Vancouver real estate marketer to vacate historic Chinatown building, make way for Chinese Canadian Museum

·2 min read
The Wing Sang Building in Chinatown in Vancouver, pictured in this undated handout photo, will soon be home to the Chinese Canadian Museum with funding from the province and real estate marketer Bob Rennie. (Handout by Rennie/The Canadian Press - image credit)
The Wing Sang Building in Chinatown in Vancouver, pictured in this undated handout photo, will soon be home to the Chinese Canadian Museum with funding from the province and real estate marketer Bob Rennie. (Handout by Rennie/The Canadian Press - image credit)

Vancouver real estate marketer and art collector Bob Rennie will be vacating his office in the oldest building in Chinatown to make way for a new Chinese Canadian museum.

The Chinese Canadian Museum, scheduled to open next summer, will be located in the Wing Sang Building on 51 East Pender St. — currently home to the real estate company Rennie, and the Rennie Museum, which opened in 2009.

In February, the B.C. government said it will provide $27.5 million to help support the Chinese Canadian museum project, including the purchase of the building, while Rennie said he will contribute another $7.8 million.

The building will be owned and operated by the Chinese Canadian Museum Society of British Columbia.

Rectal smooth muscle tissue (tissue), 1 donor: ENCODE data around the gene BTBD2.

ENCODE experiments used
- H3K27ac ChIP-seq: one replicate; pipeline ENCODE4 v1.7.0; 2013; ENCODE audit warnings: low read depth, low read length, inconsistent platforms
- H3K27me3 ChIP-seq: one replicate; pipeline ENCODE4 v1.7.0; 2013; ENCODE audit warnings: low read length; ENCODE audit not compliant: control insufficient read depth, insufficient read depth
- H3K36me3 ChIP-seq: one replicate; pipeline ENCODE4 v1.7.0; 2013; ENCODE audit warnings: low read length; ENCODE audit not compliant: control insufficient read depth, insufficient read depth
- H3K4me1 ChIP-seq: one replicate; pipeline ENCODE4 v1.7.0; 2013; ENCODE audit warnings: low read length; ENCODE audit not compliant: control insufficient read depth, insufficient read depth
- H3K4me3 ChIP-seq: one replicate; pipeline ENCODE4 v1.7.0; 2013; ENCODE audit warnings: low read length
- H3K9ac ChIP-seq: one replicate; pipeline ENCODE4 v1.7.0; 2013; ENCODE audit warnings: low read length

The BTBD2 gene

Rachel Topham Photography
Rachel Topham Photography

Grace Wong, chair of the society, says she is excited for the museum's opening next year.

"Next summer is a particularly important time because it's the 100th anniversary of the Chinese Immigration Act, but known as the Chinese Exclusion Act because it fundamentally said that we will not let Chinese into this country," Wong said.

"How poignant 100 years later we would open a Chinese-Canadian museum in the oldest building in Chinatown and for all that it stands for."

But before he packs up, Rennie is holding one more exhibition.

ISHOT
ISHOT

Titled 51@51 — 51 artworks at 51 East Pender — the exhibition features 51 pieces by 36 artists from his vast collection of some 3,000 artworks, including two sculptures in the rooftop sculpture garden. It runs until Nov. 12.

"The building's been really good to us to showcase our collection," he told Gloria Macarenko on CBC's On The Coast, adding that the building has served its purpose and he will find another space.

Rennie says he had no intention of selling the Wing Sang Building, having invested $22 million in renovating it after purchasing it in 2004.

However, when the society was looking for a space for the museum, Rennie says he felt it would be the best custodian for the building, named after prominent businessman Yip Sang.

City of Vancouver archives
City of Vancouver archives

Yip, once regarded the unofficial mayor of Chinatown, built the Wing Sang Building in 1889 for his labour contracting and import and export business.

Rennie says he hopes the museum will be a new landmark to entice people back to Chinatown.

Wong says plans for the museum include turning more of the existing office space into gallery spaces.

"We want to have permanent galleries, temporary galleries, programming space and so forth and that way, more people, both locally, visitors, will all be able to come and we can show the expanse of stories of Chinese Canadians and the history throughout the province," she said.

"We want to reflect the stories of not only Vancouver but all of B.C. and ultimately across the country."